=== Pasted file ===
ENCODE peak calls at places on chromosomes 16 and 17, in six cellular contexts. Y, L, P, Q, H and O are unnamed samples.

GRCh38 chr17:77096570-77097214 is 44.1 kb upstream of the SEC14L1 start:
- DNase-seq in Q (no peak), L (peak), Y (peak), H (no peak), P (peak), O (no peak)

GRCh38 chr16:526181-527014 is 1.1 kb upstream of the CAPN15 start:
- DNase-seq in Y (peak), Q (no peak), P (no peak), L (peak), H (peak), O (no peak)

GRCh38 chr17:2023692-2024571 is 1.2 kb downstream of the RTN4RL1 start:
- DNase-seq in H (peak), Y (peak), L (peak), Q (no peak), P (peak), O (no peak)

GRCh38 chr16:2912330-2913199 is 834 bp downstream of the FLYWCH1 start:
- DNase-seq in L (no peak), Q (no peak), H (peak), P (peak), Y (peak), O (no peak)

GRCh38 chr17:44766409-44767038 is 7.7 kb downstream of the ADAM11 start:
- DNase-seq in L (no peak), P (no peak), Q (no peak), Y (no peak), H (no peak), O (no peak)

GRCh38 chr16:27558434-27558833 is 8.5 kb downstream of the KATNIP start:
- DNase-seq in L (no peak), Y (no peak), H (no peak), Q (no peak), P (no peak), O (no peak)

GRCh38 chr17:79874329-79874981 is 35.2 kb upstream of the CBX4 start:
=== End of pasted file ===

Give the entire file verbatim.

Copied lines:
ENCODE peak calls at places on chromosomes 16 and 17, in six cellular contexts. Y, L, P, Q, H and O are unnamed samples.

GRCh38 chr17:77096570-77097214 is 44.1 kb upstream of the SEC14L1 start:
- DNase-seq in Q (no peak), L (peak), Y (peak), H (no peak), P (peak), O (no peak)

GRCh38 chr16:526181-527014 is 1.1 kb upstream of the CAPN15 start:
- DNase-seq in Y (peak), Q (no peak), P (no peak), L (peak), H (peak), O (no peak)

GRCh38 chr17:2023692-2024571 is 1.2 kb downstream of the RTN4RL1 start:
- DNase-seq in H (peak), Y (peak), L (peak), Q (no peak), P (peak), O (no peak)

GRCh38 chr16:2912330-2913199 is 834 bp downstream of the FLYWCH1 start:
- DNase-seq in L (no peak), Q (no peak), H (peak), P (peak), Y (peak), O (no peak)

GRCh38 chr17:44766409-44767038 is 7.7 kb downstream of the ADAM11 start:
- DNase-seq in L (no peak), P (no peak), Q (no peak), Y (no peak), H (no peak), O (no peak)

GRCh38 chr16:27558434-27558833 is 8.5 kb downstream of the KATNIP start:
- DNase-seq in L (no peak), Y (no peak), H (no peak), Q (no peak), P (no peak), O (no peak)

GRCh38 chr17:79874329-79874981 is 35.2 kb upstream of the CBX4 start: